Despite a shaky beginning, Prokofiev’s Violin Concerto no.2 has become one of the most beloved pieces in the Russian violinist’s repertoire
Prokofiev’s Second Violin Concerto is an amazing piece of music, and I enjoy it every time I play it. I think Prokofiev was a visionary with his own unmistakable harmonic language, and this concerto takes you from a magical beginning to the coda of the finale that sends your brain absolutely wild as there’s no logic to it whatsoever – every bar has a different number of beats, and the ending is so manic that it’s impossible to learn methodically. It’s just something you have to get into your blood so you feel completely confident and in control.
The first time I performed it in public, I certainly didn’t feel like that. It was in 1990, the year after I won the Queen Elisabeth Competition, and I was scheduled to perform alongside Valery Gergiev at the Concertgebouw. I knew Prokofiev’s First Violin Concerto by heart but had never practised the Second, though I knew the music from recordings. Then a week before rehearsals, I learnt I was supposed to be playing the Second Concerto with them, not the First! I asked if we could play the First instead, but someone else was already booked to play it in another concert. So I decided to learn it, practising day and night – I remember it as four days and three nights of constant work. I couldn’t risk playing it by heart, and performed with the sheet music in front of me on the night, although I played it from memory at the rehearsal. Then for a long time after, I had a mental block – I just couldn’t perform it on stage without the music.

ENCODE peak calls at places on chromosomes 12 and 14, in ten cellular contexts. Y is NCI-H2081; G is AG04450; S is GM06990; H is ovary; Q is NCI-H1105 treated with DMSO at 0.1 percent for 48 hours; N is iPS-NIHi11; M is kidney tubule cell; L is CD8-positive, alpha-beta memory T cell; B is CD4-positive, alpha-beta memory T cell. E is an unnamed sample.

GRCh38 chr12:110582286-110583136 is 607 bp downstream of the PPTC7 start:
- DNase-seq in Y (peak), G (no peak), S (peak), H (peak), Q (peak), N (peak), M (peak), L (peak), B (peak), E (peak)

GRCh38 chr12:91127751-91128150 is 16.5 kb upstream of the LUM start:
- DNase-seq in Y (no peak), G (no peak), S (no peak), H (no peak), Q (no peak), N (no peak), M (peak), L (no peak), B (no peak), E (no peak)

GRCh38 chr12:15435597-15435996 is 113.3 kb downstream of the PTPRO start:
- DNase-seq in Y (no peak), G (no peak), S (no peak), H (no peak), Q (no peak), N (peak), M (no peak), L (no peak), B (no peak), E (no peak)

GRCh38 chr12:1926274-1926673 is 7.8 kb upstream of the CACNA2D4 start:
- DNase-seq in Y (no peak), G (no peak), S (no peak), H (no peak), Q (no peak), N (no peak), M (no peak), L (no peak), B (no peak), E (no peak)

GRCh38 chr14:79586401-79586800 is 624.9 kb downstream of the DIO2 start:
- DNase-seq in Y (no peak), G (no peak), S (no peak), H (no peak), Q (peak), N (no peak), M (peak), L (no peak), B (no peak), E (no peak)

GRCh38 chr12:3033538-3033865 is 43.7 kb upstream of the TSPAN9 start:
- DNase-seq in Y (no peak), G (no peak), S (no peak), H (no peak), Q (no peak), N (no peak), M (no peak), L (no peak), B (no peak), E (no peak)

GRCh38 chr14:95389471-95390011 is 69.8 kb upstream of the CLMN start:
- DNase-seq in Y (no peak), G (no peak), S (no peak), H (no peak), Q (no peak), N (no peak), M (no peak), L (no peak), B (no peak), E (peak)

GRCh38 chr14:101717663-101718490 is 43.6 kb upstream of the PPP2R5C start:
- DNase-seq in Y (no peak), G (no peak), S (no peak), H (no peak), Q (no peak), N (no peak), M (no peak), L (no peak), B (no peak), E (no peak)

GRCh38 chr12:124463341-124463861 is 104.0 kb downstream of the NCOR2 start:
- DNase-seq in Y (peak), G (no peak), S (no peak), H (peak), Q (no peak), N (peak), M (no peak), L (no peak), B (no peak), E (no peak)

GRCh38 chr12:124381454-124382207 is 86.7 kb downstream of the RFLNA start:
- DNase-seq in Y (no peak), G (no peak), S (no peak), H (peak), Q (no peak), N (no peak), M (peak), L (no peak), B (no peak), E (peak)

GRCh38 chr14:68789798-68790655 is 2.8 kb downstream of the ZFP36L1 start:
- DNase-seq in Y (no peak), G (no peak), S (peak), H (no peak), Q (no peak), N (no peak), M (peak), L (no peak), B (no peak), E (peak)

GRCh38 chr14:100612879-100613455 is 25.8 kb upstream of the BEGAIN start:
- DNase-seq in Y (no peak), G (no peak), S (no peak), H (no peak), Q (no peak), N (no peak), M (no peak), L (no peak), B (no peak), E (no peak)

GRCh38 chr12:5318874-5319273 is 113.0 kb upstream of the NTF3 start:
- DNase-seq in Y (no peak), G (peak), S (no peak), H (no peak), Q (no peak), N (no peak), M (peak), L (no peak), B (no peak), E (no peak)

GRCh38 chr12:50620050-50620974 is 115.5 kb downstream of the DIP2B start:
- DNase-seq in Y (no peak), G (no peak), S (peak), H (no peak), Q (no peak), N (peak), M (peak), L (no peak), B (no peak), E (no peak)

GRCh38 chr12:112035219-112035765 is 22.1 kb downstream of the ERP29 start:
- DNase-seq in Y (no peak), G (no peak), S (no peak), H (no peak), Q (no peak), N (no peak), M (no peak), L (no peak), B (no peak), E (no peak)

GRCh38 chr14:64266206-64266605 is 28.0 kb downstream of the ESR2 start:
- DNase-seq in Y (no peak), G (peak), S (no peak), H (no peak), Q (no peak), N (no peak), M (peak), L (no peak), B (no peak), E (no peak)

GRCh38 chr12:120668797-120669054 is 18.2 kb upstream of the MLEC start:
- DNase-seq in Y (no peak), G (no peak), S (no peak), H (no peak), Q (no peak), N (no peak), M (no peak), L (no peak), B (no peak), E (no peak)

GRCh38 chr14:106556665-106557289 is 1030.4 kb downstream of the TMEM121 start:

It was only a few years later that I managed to overcome it. I had an invitation from the Orpheus Chamber Orchestra in New York to play the Concerto with them a year later. They play without a conductor, and expect the soloist to share his vision of the piece. I decided that this was the chance to forget everything I’d done with the concerto before, and relearn it from scratch. I invested a whole month in it, going back to the score, and it became one of the most beloved pieces I’ve ever learnt. For the first time I felt confident with the music – we gave five concerts including Carnegie Hall and the memory of that tour still gives me goose pimples even now.
To my mind, the first movement is a poetic Russian fairy tale, like a piece by Rimsky-Korsakov or Mussorgsky. It takes you on a musical journey, sometimes dramatic, sometimes grotesque and an ending that suddenly becomes as profoundly tragic as Romeo and Juliet. The beautiful theme of the second movement has a unique sense of being never-ending. The recapitulation at the end of that movement, with just the strings and the solo violin, has a tangible quality as if you can reach out and physically touch its beauty with your fingers.
The ‘perpetuum mobile’ theme is part of the whole idea of this concerto. I often tell conductors that it reminds me of a kaleidoscope – its palette of colours changes constantly, without any warning. The way of connecting the episodes in the second movement is so sudden and unexpected that every performance feels like a different creation. At the same time, the challenge is to convey this kaleidoscopic effect to the audience sitting 50 metres away. It’s one of the concerto’s many challenges, to figure out how much you can sacrifice this show of musicality and showmanship to the purpose of the score.
This article was published in the August 2020 TwoSet Violin issue
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